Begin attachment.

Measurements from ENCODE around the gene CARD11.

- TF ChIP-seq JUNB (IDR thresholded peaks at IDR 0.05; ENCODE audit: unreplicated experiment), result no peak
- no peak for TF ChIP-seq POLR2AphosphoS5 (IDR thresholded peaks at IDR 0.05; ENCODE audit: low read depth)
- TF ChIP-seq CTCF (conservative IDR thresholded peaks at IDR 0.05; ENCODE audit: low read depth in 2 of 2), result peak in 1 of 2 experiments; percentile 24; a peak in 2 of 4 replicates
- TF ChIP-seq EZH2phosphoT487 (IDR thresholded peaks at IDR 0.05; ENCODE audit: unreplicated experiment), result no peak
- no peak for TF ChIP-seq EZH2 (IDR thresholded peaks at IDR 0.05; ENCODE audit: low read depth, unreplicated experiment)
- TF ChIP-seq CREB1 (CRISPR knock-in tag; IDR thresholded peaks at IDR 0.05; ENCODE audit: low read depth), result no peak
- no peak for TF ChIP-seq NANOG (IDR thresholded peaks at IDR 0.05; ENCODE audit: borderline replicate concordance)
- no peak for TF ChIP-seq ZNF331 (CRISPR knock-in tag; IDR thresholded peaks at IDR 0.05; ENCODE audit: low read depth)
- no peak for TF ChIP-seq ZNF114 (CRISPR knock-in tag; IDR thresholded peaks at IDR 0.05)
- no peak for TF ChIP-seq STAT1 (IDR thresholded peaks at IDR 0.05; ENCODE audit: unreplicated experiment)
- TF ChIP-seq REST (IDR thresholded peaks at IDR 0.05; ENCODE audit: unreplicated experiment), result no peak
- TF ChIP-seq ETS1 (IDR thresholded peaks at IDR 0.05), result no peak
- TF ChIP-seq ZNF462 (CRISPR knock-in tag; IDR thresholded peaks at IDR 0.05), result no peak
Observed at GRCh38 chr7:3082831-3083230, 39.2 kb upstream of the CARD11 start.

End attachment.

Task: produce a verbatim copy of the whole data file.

Measurements from ENCODE around the gene CARD11.

- TF ChIP-seq JUNB (IDR thresholded peaks at IDR 0.05; ENCODE audit: unreplicated experiment), result no peak
- no peak for TF ChIP-seq POLR2AphosphoS5 (IDR thresholded peaks at IDR 0.05; ENCODE audit: low read depth)
- TF ChIP-seq CTCF (conservative IDR thresholded peaks at IDR 0.05; ENCODE audit: low read depth in 2 of 2), result peak in 1 of 2 experiments; percentile 24; a peak in 2 of 4 replicates
- TF ChIP-seq EZH2phosphoT487 (IDR thresholded peaks at IDR 0.05; ENCODE audit: unreplicated experiment), result no peak
- no peak for TF ChIP-seq EZH2 (IDR thresholded peaks at IDR 0.05; ENCODE audit: low read depth, unreplicated experiment)
- TF ChIP-seq CREB1 (CRISPR knock-in tag; IDR thresholded peaks at IDR 0.05; ENCODE audit: low read depth), result no peak
- no peak for TF ChIP-seq NANOG (IDR thresholded peaks at IDR 0.05; ENCODE audit: borderline replicate concordance)
- no peak for TF ChIP-seq ZNF331 (CRISPR knock-in tag; IDR thresholded peaks at IDR 0.05; ENCODE audit: low read depth)
- no peak for TF ChIP-seq ZNF114 (CRISPR knock-in tag; IDR thresholded peaks at IDR 0.05)
- no peak for TF ChIP-seq STAT1 (IDR thresholded peaks at IDR 0.05; ENCODE audit: unreplicated experiment)
- TF ChIP-seq REST (IDR thresholded peaks at IDR 0.05; ENCODE audit: unreplicated experiment), result no peak
- TF ChIP-seq ETS1 (IDR thresholded peaks at IDR 0.05), result no peak
- TF ChIP-seq ZNF462 (CRISPR knock-in tag; IDR thresholded peaks at IDR 0.05), result no peak
Observed at GRCh38 chr7:3082831-3083230, 39.2 kb upstream of the CARD11 start.